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Manhwa Monday: March in October

Welcome to another Manhwa Monday!

The big news this week comes by way of ANN, who reported on Tuesday that Simon & Schuster lists an October release date for March Story, a series created by Korean manhwa-ga Kyung-Il Yang and Hyung-min Kim for the Japanese magazine Monthly Sunday GX, to be published here by Viz Media.

This news is unconfirmed at the time of this writing, but the prospect of seeing some Korean creators published by Viz is admittedly pretty exciting, even if they are coming to us via Japan. Check out the article from ANN for details about the series and its creators.

With a view towards lightening your pocketbook, RightStuf is having a Bargain Bin Blowout sale, featuring manga and anime up to 95% off. The sale includes volumes of a couple of manhwa series–the original printing of Full House from now-defunct Central Park Media and the first two volumes of Tokyopop’s The Tarot Cafe. Grab them up while they last!

In other manhwa talk, at ComicBitsOnline, Terry Hooper asks, So Where Was This Manhwa Invasion?? Also, at the Star-Bulletin, Jason Yadao discusses two takes on classic series, including Son Hee-joon’s Dorothy of Oz (Udon Entertainment).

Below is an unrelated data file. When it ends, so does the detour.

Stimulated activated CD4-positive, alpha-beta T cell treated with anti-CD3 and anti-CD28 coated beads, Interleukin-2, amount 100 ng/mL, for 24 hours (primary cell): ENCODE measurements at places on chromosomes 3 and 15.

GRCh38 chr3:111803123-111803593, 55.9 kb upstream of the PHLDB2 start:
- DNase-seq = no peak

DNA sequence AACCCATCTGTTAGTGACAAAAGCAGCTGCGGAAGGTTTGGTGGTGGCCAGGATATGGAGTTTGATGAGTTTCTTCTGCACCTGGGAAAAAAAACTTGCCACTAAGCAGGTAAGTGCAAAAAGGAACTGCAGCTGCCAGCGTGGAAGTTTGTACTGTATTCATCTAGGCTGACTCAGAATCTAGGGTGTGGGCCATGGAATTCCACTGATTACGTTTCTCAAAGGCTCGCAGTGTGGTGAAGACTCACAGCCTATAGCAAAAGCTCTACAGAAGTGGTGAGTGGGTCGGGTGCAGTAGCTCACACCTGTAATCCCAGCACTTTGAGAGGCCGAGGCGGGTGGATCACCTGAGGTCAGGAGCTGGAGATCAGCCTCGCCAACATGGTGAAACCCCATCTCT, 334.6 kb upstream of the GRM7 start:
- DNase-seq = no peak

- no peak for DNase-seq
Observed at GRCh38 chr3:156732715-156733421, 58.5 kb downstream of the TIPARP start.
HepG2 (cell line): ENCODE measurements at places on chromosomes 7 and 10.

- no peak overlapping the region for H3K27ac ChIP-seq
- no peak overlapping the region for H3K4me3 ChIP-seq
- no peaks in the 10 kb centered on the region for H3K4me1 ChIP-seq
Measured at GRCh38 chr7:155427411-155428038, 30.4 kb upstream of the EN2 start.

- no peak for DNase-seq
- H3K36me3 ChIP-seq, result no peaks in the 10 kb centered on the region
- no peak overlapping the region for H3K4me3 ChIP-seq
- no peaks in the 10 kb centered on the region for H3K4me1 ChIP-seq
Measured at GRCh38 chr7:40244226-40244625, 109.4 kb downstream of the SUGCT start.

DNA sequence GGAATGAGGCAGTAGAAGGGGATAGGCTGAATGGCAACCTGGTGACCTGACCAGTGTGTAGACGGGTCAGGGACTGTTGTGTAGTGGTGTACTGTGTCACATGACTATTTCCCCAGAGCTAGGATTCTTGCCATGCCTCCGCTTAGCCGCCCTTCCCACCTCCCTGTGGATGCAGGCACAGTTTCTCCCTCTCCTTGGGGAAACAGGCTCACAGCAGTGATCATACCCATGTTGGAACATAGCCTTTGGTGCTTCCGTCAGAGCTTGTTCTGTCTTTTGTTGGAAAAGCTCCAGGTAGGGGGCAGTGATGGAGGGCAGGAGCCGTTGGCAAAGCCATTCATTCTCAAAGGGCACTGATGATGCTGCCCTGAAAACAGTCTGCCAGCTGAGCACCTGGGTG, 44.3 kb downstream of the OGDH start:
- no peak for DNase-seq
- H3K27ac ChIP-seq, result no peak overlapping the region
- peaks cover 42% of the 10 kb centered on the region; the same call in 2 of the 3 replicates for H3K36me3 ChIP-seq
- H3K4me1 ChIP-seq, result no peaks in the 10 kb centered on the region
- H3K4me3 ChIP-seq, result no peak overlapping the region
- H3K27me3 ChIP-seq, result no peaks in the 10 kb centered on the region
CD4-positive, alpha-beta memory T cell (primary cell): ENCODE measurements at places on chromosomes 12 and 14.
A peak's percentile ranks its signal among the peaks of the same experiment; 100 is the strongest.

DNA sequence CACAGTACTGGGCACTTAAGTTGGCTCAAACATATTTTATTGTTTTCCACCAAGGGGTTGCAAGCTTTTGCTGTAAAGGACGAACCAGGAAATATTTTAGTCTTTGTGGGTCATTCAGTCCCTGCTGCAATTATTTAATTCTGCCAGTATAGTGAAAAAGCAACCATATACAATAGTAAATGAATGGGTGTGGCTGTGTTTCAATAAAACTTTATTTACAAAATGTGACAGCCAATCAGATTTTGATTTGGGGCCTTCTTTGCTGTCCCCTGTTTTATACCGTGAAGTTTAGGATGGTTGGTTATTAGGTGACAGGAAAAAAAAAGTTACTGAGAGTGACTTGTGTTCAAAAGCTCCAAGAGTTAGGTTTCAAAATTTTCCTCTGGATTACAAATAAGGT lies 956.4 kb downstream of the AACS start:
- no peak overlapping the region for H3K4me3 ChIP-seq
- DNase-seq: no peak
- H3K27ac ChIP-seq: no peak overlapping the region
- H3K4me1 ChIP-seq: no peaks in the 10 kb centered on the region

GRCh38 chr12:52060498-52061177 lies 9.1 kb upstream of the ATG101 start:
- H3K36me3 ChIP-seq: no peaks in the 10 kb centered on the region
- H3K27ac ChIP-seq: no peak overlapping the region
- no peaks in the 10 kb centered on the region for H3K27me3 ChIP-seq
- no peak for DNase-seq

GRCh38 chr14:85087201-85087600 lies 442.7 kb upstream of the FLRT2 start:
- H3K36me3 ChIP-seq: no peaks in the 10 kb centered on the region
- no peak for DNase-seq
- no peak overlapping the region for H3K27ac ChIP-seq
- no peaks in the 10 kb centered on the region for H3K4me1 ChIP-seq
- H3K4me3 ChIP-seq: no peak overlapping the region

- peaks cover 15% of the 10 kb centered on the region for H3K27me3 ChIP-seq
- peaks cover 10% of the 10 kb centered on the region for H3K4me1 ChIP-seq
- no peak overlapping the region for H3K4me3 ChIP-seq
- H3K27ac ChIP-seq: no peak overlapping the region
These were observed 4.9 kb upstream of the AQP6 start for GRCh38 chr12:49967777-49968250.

It’s a rich week for reviews, especially with Ed Sizemore weighing in on volume one of One Fine Day (Yen Press) over at Comics Worth Reading and Michelle Smith on the first volume of There’s Something About Sunyool (NETCOMICS) at Manga Recon.

Elsewhere, Connie takes a look at the third volume of 13th Boy at Slightly Biased Manga and Eric Robinson continues his marathon of Black God (Yen Press) at Manga Jouhou with reviews of volumes six, seven, & eight. Also, at Anime Maki, Todd Douglass posts a rather baffling review of volume ten of One Thousand and One Nights, in which he attempts to review the penultimate volume of the series without (apparently) any knowledge of what happens in earlier volumes–an interesting challenge indeed.

That’s all for this week!

Is there something I’ve missed? Leave your manhwa-related links in comments!

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Comments

  1. Huh, March Story presents an interesting dilemma for categorization-happy folks like me! I’d still call it manga, because of where it was serialized, but it’s by Korean creators!



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